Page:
Bundle 6: Climate

Tier 2: Sizing Up Climate Questions

The Iowa Science Standards for 8th grade include focus on asking questions, using evidence, monitoring environmental impact, and collecting data. We combine and support these focus areas in our bundle.

 

While some textbooks would (at this point) introduce the important concepts from content knowledge about climate, we instead recommend a student-centered process of investigation, and then tying in key concepts as they arise naturally.  However, it is important to be able to “size up” a climate or weather question — whether it is from students, or it forms the key concept on a unit you normally teach.  The “notecard” pictured below is a compact questionnaire about a climate impact question (e.g. how has intense rainfall changed in the last 100 years in Iowa?) or a climate forcing (e.g., how has atmospheric methane changed over the past 100 years?).  We recommend that teachers complete a short questionnaire of this type for each big idea that is tackled in a climate unit.  For each example in our book, we provide a filled out card that might help show how the example fits in to the larger bundle, and the classroom-specific interests, goals, and constraints.

 

Figure. Notecard-sized questionnaire for assessing climate topics. In the upper right corner, each topic can be classified as a climate impact (a consequence of changing climate, such as heat waves) or a climate forcing (a change to the earth system that has consequences to climate). In the blue section, are a number of qualitative questions about each topic that may help to assess the importance or fit of a specific topic within the class. In the orange section are a number of different types of investigations that students could do. And in the green section is a space to indicate what scale of interest the investigation or solution will take.

The reason that sizing up a topic using this questionnaire, or an equivalent tool, is important — is to determine how a topic fits into the bundle, and what combinations of spatial scale and data sources will work for a given topic or question. Since students cannot take their own data to assess how climate is changing (because 30 year records or longer are required at global scale — and even longer than that at smaller scales), it is important to assess whether data is available for investigating a certain trend at a certain spatial scale. Furthermore, teachers may have in mind a specific balance of studying forcings to the climate system (e.g. greenhouse gases, volcanic eruptions, solar variability) vs. impacts (rainfall, temperature, sea level, heat waves, etc.).  And teachers may want to guide the class towards studying solutions to climate forcing (i.e., mitigation, or reducing emissions of greenhouse gases) versus creating solutions to impacts (i.e., adaptation to a changing climate, such as modifying storm drainage systems or changing farming practices).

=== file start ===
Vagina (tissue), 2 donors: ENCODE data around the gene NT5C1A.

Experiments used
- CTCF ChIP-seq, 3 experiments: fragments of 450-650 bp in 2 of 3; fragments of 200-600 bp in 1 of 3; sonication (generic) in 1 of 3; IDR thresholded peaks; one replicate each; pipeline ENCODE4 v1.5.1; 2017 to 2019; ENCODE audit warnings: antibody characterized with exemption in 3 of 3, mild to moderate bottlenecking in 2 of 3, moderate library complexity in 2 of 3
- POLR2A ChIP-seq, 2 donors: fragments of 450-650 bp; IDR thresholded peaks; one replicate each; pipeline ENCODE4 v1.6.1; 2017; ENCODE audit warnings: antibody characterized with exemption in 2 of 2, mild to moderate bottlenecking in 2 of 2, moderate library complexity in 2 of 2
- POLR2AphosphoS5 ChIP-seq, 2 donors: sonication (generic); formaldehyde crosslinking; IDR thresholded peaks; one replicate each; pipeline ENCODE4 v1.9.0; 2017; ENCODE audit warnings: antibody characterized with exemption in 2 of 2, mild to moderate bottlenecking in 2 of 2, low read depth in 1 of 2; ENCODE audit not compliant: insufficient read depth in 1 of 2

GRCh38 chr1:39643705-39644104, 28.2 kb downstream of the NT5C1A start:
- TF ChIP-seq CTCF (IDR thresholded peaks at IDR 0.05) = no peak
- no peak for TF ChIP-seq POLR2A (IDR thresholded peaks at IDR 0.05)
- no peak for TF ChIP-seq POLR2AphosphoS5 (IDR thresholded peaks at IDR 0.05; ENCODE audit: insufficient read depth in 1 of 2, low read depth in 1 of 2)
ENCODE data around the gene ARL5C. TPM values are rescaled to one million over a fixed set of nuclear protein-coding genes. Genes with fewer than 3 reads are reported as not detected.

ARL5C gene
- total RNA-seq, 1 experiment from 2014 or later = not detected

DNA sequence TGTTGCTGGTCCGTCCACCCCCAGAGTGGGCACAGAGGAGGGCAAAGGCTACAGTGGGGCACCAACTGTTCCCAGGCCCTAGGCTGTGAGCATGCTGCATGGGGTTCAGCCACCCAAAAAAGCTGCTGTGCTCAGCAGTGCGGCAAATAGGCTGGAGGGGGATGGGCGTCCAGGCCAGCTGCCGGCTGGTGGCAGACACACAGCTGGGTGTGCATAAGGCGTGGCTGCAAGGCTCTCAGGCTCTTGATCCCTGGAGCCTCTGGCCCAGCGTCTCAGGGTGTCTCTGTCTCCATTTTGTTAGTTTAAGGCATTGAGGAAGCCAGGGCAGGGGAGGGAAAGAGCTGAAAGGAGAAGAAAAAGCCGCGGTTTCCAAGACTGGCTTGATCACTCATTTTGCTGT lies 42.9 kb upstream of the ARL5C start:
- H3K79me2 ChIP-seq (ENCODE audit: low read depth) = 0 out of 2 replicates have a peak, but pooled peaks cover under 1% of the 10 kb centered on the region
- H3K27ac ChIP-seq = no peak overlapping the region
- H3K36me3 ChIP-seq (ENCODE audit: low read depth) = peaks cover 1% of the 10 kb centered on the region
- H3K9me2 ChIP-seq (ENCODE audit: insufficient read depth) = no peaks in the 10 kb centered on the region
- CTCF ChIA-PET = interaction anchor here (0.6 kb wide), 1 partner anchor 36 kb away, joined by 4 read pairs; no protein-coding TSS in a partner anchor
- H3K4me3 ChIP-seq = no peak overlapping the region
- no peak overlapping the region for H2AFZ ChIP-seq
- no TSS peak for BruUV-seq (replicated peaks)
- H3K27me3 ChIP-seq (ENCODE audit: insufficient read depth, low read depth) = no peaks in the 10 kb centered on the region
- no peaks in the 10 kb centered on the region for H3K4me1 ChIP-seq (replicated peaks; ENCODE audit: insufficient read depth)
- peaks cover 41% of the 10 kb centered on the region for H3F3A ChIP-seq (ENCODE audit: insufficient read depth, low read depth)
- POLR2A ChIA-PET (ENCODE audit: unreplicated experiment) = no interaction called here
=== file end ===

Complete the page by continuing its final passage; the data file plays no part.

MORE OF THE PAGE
We recommend that teachers start with a guided example, where students investigate a local climate trend using real-world data. Due to its relevance to every day life here in Iowa, and the good data availability, we recommend starting with intense rainfall.  Once the teacher models or guides students through this process with Iowa intense rainfall, the class can begin to answer a broader set of questions.

 

Over time, teachers and students might build a whole set of climate forcing and impact notecards, as shown below.

 

An example of a set of three assessment cards covering two climate impacts and one climate forcing.

 

Drawing from published assessments of climate change in Iowa, the following variables are thought to be important climate impacts here in Iowa.  These are the topics where we would check “Directly effects Iowa” on the notecard.

  • Extreme Precipitation (annual average)
  • Springtime Extreme Precipitation
  • Springtime Total Precipitation
  • Fall Soil Temperature
  • Average nighttime temperatures
  • Flood Frequency / Flood Severity
  • Heat Index
  • Dew Point
  • Absolute Humidity
  • Timing of Spring
  • Frost Free Days / Growing Degree Days
  • Heating Degree Days
  • Cooling Degree Days
  • Planting (Spring) and Growing (Summer) Soil Moisture (mean, and extremes)
  • Summer Maximum Temperatures / Summer Maximum Pavement Temperatures
  • Combined impacts on agriculture

While not all of these impacts are covered in our 8th grade bundle, the process of investigating a climate impact is the same each time, and generalizing from our examples is possible. Each time the investigation process includes:  (1) identifying a question (e.g., is weather phenomenon X changing over time), (2) identifying  a data source that could be used to answer that question, (3) accessing and analyzing the data (often through graphs or in some cases maps), (4) coming to a conclusion supported by evidence, including consideration of the cause-and-effect relationships at play, (5) deciding whether the change represents a problem that needs a solution, and (6) settling in on a solution.  For all of the steps involved, one typically chooses as spatial scale to work at (county, state, Midwest, nation, global, etc.).  The spatial scale is critical at determining what datasets and sources are used.

 

 

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